where is the cdf of any baseline distribution and is the complete beta function defined as

The density function of any member of the Beta–G family of distributions is written as

Another method of generating new distributions has been proposed by Cordeiro et al. [3] by using the cdf of Kumaraswamy distribution, proposed by Kumaraswamy et al. [4]. The proposed family is referred to as the Kumaraswamy–G (Kum–G) family of distributions and its cdf is

A general method of generating new distributions has been proposed by Alzaatreh et al. [5] by using the cdf of any distribution and this method is known as the T-X family of distributions. The cdf of new distribution by using the T-X family of distributions is

where is the density of any random variable defined on , where d1 can be –∞ and d2 can be +∞, and is any function of such that and .

The Beta–G, the Kum–G and the T-X family of distributions provide basis to obtain a new univariate distribution by using the cdf, , of any baseline distribution. Different authors have proposed several new distributions by using these families, for example beta-normal by Eugene et al. [2], beta-Weibull by Famoye et al. [6], beta-inverse Weibull by Hanook et al. [7], Kum-inverse Weibull by Shahbaz et al. [8], gamma-normal by Alzaatreh et al. [9], exponentiated-gamma distribution by Nadarajah et al. [10], among others.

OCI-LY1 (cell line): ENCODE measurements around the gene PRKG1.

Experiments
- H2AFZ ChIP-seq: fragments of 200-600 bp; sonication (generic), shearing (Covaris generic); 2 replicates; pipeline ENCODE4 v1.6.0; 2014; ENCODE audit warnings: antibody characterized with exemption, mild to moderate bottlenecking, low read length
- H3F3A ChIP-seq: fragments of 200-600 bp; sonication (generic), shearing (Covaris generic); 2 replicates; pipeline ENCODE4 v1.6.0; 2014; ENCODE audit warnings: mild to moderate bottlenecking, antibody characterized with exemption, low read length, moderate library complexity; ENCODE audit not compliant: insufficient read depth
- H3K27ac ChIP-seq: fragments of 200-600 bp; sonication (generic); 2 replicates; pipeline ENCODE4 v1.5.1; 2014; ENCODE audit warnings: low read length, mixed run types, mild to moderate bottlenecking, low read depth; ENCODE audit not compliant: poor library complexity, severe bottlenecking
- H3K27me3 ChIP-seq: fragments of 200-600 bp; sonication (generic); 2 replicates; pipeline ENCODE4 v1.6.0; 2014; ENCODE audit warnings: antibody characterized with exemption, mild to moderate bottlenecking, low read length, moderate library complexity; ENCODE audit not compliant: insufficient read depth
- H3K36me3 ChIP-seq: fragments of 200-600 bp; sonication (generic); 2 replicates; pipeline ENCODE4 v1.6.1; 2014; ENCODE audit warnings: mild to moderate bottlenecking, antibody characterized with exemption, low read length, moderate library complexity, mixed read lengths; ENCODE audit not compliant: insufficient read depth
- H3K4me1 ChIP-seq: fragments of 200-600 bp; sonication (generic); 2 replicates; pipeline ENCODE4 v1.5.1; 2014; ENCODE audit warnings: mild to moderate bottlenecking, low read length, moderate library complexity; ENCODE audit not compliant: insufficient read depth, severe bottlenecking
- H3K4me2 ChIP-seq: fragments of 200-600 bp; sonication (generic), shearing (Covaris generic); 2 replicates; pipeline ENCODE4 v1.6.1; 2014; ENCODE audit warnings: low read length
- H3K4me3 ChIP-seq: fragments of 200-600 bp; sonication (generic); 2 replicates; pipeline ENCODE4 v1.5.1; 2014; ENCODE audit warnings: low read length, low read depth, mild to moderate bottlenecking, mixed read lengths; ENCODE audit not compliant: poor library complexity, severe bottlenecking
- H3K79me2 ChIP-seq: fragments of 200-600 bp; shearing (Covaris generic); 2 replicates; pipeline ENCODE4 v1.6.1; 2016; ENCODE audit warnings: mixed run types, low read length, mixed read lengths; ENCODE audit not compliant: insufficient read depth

Several situations arise where we are interested in the simultaneous modeling of two random variables, for example we may be interested in the simultaneous study of arrival and departure time of the customers at a service station. In such situations some suitable bivariate distribution is required. The bivariate beta distribution, proposed by Olkin et al. [11], is a useful bivariate distribution to model random variables which represent proportion of some events of interest. The density function of the bivariate beta distribution is

where is extended beta function defined as

and is the complete gamma function defined as

The bivariate beta distribution has been used by Sarabia et al. [12] to propose the bivariate Beta-G1G2 (BB-G1G2) family of distributions. The joint cdf of the proposed family is

for . The density function of the BB-G1G2 family of distributions is

and . It is also shown by Sarabia et al. [12] that the density (8) can be written as